The simplest way to brew your own beer is through the use of pre-hopped malt extract. These are the tins of flavored extract found in all homebrew stores and many other locations. This is often the first method used by new brewers and continues to be a very common method for many. The main advantage of making homebrew this way is that the work of soaking the malted barley to extract the fermentable sugars has already been done for you.
This method is often referred to (at least in metric countries) as ‘kit and kilo’ brewing because the only required ingredients are the pre-hopped extract ‘kit’ and around a kilo of fermentable sugar.
One of the largest criticisms of this method is that the beer produced tends to have a distinct homebrew ‘twang’ to the flavor. This is mainly due to the use of sugar to ferment into beer with the extract as this produces alcohol through the fermentation process but does little else to improve the flavor. The use of fermentable sugar leads to a relatively ‘thin’ mouthfeel as the sugar does little to improve the ‘body’ of the beer.
The simplicity of this method of brewing beer at home is also part of its largest problem. Before putting the flavored extract into the can, the company has done all of the hard work to extract the fermentable sugar from the grain and to add in hops for flavor. This also means though that you don’t get to influence these things which are really what controls the flavor of the beer.
The main attraction to this method of brewing is the utter simplicity. It is easy and doesn’t take a large amount of time to heat a kettle, throw all of the ingredients into the fermenter and top up with water.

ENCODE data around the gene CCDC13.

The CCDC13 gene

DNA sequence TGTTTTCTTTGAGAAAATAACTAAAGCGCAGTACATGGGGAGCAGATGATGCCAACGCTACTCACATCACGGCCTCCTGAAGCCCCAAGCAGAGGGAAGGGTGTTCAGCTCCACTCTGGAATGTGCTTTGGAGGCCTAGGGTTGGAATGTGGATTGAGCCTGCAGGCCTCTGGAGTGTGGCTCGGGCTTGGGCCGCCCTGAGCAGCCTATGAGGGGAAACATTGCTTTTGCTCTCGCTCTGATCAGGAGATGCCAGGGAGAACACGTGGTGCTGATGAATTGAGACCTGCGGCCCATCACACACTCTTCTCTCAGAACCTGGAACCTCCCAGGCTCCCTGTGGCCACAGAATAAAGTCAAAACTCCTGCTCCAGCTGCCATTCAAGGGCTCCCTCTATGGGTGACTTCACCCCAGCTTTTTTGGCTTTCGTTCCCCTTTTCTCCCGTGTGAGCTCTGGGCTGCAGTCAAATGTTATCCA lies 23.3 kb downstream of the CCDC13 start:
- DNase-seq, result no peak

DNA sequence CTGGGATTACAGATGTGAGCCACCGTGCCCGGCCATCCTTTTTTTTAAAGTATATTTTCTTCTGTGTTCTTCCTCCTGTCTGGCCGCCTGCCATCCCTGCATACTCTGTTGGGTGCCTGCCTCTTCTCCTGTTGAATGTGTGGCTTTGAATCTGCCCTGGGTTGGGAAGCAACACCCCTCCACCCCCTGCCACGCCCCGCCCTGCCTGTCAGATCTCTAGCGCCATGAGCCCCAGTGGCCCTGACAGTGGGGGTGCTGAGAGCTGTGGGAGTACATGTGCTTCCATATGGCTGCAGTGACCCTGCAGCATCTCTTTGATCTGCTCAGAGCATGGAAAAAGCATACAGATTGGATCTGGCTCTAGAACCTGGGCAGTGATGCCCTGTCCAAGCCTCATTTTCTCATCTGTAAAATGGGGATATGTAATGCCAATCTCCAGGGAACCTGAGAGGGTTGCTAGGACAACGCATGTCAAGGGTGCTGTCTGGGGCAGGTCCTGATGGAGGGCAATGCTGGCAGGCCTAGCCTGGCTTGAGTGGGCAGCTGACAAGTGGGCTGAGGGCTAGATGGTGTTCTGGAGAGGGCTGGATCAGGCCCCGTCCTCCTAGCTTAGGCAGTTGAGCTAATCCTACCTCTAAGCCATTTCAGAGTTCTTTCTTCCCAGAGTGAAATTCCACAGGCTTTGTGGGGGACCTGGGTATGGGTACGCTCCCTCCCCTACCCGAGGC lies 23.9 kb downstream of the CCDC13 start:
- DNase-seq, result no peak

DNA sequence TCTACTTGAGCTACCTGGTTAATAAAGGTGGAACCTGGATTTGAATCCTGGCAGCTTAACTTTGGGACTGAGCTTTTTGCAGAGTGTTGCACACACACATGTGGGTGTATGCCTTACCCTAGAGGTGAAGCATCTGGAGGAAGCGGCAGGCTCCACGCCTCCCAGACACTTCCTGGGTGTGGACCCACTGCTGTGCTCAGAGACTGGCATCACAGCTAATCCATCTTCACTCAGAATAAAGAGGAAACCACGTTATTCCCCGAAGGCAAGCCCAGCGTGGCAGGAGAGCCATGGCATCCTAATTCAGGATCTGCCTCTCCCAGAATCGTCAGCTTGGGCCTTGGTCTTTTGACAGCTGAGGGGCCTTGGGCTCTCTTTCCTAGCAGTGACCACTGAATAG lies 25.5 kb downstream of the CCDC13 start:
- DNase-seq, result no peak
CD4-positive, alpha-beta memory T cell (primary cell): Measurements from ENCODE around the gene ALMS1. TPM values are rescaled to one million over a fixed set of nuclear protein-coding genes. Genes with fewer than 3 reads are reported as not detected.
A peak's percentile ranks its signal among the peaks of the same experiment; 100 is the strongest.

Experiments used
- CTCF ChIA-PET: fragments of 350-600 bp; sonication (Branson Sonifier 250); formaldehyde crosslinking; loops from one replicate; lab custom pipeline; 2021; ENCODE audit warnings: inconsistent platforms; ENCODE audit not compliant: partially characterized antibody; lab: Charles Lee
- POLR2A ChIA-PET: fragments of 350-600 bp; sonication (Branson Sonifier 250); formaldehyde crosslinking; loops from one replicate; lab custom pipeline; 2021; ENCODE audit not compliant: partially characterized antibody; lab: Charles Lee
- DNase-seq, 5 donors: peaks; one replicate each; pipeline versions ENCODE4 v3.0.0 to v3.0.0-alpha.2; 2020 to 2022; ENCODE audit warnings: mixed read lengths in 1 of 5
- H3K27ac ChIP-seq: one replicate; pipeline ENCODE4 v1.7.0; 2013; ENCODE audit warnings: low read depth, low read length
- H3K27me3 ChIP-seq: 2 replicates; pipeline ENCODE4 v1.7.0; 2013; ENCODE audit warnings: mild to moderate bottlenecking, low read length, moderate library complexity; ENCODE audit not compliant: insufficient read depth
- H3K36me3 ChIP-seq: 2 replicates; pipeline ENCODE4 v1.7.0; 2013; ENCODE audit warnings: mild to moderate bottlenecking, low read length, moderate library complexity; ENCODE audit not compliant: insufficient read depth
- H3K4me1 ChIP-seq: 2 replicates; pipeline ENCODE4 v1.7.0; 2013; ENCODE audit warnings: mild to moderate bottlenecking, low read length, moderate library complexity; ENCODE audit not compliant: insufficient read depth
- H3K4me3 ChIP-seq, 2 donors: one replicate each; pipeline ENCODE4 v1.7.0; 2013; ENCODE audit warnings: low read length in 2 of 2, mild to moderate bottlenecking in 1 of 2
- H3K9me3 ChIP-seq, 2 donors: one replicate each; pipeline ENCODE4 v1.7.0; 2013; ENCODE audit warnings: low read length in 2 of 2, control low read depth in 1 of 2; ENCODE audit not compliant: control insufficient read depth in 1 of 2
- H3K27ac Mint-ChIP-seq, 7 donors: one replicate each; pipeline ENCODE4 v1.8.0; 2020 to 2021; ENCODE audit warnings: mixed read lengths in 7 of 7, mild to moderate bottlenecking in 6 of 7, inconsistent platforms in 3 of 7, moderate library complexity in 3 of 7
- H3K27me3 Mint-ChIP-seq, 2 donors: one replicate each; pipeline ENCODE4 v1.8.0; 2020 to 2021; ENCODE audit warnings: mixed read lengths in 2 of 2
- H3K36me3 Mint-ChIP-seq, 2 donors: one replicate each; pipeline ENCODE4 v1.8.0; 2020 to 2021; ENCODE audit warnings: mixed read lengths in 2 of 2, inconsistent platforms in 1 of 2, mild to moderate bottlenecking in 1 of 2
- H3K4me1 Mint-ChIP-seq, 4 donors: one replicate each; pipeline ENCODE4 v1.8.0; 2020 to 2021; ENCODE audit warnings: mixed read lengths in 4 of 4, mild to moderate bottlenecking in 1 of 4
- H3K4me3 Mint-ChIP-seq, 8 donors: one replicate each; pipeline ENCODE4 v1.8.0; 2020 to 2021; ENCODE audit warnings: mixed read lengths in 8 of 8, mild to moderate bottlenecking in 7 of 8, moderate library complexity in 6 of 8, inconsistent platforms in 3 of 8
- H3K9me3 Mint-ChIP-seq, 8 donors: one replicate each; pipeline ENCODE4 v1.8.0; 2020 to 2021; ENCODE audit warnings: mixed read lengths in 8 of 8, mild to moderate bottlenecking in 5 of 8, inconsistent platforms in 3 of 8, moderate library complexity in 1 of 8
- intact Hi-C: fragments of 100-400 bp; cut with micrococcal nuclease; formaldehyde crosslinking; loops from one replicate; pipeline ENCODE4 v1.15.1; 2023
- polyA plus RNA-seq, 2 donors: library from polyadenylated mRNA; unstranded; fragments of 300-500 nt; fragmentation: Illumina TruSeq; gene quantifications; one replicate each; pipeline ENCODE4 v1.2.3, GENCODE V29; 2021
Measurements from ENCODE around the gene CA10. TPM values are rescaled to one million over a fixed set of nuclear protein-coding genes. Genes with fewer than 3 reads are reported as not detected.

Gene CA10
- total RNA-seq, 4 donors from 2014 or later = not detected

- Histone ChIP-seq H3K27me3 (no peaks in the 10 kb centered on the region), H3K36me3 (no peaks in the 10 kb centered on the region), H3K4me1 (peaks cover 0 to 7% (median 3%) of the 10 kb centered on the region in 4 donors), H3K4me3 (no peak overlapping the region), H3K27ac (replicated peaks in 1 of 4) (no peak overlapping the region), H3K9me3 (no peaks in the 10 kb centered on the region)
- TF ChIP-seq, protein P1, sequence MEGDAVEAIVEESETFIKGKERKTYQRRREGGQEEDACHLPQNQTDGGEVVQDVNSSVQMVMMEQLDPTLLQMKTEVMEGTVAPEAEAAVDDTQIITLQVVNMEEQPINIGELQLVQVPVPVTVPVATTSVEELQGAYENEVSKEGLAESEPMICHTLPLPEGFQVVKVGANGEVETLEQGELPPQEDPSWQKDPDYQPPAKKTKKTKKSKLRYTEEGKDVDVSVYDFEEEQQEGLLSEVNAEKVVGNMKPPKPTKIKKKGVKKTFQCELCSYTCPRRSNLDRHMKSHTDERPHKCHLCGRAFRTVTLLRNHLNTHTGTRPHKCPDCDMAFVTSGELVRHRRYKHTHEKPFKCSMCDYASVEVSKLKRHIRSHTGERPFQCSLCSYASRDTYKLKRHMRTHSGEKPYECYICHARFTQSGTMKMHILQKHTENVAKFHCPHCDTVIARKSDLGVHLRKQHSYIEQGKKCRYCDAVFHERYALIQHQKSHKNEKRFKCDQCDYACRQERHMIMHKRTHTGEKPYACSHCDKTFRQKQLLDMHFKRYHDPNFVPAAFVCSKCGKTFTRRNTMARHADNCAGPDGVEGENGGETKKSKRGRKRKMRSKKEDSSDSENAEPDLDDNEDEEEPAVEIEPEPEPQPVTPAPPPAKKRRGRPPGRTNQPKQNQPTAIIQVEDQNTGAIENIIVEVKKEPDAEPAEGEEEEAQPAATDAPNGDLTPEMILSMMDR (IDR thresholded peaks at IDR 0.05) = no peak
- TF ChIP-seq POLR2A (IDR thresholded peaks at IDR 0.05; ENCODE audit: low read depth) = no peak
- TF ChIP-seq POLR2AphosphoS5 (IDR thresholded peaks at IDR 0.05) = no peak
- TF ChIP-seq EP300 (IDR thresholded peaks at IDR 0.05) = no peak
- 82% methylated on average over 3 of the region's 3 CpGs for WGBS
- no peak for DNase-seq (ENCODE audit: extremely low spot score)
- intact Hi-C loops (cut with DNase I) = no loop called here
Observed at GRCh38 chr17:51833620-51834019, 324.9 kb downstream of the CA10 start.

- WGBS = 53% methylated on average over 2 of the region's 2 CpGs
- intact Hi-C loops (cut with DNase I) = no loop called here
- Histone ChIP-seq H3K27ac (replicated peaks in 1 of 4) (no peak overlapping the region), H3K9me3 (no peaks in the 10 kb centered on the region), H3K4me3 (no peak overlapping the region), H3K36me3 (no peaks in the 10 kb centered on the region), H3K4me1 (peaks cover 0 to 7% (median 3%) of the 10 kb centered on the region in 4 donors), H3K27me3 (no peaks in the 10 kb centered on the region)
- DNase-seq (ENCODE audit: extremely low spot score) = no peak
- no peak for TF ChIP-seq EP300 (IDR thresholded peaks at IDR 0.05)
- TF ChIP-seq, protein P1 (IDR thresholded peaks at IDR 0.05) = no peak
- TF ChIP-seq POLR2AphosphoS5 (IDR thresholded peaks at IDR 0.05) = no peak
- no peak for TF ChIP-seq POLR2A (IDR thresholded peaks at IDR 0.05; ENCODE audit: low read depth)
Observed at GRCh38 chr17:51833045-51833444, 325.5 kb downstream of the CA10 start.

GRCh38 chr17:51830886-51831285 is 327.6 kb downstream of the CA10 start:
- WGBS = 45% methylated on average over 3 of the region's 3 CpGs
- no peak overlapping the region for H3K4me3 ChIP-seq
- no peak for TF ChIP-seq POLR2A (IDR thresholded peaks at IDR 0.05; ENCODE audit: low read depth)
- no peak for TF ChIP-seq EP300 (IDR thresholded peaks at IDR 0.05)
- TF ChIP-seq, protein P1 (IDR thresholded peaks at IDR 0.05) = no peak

The complete steps for this process really are just:
- Fill and boil your (tea/coffee) kettle
- Put the whole tin of extract kit into some hot water so that the heat makes it a bit more gooey
- Open the tin and pour into your (sanitized) fermenter
- Fill up with water
- Pour in your packet of fermentable sugar
- Put in your yeast and seal it up
Because the malt extract comes pre-hopped, it is also hard to influence anything in the process and the flavor is often in need of some improvement. These improvements are able to be reached by adding a few steps and some more ingredients through the ‘Extract with specialty grain’ process.
Extract with specialty grain
Once they have mastered the critical steps of sanitization, fermentation and bottling, many brewers decide take measures to improve on various aspects of their brews. Unfortunately this is not possible when using the directions included with the pre-flavored cans of malt extract as these are targeted at entry level brewing and seek to make the process as simple as possible.
With a small amount of additional time, effort and ingredients it is possible to strike a healthy balance and produce some truly unique and awesome beer. Although this process still uses cans of malt extract, the addition of hops and other grains to influence the flavor gives much more control over the final product.
Because we are effectively coming in part of the way through the process and using malt extract, this process will still not allow for as much control as all-grain brewing. Many homebrewers find this an acceptable trade off though as it greatly reduces the amount of brewing time and allows for the brewing of truly great beer while still doing it in a household kitchen.
There are two general options in available malt extract products. These are the pre-hopped malt extract kits used in extract kit brewing or cans of unhopped malt extract. Most intermediate level brewers go for the unhopped extract because it allows for more control and flexibility in adding hops themselves. The hops flavoring used in the kits is actually ‘hop oil’ and not the fresh hops that you would be adding to give the more distinct flavor that we are seeking and so the flavor would be further restricted.
We are currently in the process of creating an ebook that will step you through the process of creating homebrew by using this technique. If you would like us to let you know when it is released as well as receive some other great homebrewing related information, please sign up to our email list here.
This guide covered the basic activities on how to brew your own beer at home. Once you have finished with the kitchen based activities on brew day though, there are still a number of important activities to complete before your homebrew beer is ready to drink. Click here for a guide to the fermentation process.